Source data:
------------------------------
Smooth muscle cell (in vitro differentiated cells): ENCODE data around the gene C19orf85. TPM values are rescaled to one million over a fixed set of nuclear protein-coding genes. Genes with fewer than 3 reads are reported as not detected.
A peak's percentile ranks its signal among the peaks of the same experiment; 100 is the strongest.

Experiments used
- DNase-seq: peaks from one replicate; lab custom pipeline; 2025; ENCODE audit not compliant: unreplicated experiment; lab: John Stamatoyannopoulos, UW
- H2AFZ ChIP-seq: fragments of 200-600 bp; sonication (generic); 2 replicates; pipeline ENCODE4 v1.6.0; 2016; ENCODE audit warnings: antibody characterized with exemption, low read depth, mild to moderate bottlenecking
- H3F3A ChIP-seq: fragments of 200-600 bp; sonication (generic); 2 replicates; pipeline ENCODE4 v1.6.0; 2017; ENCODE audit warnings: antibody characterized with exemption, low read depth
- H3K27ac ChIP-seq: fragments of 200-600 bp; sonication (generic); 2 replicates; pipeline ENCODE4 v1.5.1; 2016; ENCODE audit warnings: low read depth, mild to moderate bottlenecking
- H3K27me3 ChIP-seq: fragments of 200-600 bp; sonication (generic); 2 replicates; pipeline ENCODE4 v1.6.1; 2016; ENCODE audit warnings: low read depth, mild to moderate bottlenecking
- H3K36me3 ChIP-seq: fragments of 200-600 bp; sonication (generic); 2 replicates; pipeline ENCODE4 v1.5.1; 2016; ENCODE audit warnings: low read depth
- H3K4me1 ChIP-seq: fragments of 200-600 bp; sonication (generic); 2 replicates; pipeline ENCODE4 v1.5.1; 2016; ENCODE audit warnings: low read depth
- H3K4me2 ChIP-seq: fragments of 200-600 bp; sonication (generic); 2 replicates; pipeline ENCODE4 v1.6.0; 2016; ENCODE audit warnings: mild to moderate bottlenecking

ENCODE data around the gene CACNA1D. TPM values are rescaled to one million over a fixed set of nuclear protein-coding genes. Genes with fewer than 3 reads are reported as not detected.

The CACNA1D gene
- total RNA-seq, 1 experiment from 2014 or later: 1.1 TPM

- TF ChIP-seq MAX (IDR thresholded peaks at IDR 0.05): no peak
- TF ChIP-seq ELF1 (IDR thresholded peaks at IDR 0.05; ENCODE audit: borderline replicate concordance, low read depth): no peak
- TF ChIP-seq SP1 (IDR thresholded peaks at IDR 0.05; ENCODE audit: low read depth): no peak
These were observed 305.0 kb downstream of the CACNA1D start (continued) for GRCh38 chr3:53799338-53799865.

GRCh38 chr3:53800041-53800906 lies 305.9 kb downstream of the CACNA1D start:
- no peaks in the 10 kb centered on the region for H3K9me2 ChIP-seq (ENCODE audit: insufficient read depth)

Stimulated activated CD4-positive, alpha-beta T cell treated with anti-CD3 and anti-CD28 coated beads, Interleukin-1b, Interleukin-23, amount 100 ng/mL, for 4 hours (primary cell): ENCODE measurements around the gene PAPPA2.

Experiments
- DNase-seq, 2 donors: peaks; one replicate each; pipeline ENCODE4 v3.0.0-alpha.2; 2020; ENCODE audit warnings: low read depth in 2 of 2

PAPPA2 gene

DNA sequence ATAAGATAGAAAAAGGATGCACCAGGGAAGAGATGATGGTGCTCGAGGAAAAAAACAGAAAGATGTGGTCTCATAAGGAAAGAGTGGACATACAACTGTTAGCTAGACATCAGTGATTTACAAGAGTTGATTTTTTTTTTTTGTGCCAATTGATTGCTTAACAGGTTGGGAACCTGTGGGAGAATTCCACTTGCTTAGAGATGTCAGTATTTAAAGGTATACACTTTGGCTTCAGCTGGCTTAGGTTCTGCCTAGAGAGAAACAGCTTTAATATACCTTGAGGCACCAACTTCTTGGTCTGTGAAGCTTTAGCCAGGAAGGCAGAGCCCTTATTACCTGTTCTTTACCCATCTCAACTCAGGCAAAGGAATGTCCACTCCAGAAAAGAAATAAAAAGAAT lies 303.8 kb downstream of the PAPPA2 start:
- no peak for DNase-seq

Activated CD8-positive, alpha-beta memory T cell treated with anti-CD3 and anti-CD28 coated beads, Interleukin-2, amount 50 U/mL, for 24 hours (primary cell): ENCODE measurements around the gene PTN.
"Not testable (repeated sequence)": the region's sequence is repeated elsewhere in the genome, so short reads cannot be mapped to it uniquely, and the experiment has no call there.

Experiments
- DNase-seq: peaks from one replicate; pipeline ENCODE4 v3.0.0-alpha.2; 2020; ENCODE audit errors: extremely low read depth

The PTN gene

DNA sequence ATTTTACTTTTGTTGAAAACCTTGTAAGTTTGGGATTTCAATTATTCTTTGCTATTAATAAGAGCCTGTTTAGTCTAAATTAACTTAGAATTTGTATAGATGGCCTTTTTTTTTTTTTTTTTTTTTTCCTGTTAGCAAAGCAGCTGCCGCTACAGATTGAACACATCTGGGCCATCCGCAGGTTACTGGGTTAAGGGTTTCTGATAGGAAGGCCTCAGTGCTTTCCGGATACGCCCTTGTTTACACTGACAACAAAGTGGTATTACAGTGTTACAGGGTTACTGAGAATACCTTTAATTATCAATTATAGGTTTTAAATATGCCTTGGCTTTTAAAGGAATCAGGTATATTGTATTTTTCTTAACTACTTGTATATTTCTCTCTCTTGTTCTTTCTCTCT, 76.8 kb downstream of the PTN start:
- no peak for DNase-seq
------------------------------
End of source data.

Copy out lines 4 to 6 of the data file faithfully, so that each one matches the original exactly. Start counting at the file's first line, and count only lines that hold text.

- DNase-seq: peaks from one replicate; lab custom pipeline; 2025; ENCODE audit not compliant: unreplicated experiment; lab: John Stamatoyannopoulos, UW
- H2AFZ ChIP-seq: fragments of 200-600 bp; sonication (generic); 2 replicates; pipeline ENCODE4 v1.6.0; 2016; ENCODE audit warnings: antibody characterized with exemption, low read depth, mild to moderate bottlenecking
- H3F3A ChIP-seq: fragments of 200-600 bp; sonication (generic); 2 replicates; pipeline ENCODE4 v1.6.0; 2017; ENCODE audit warnings: antibody characterized with exemption, low read depth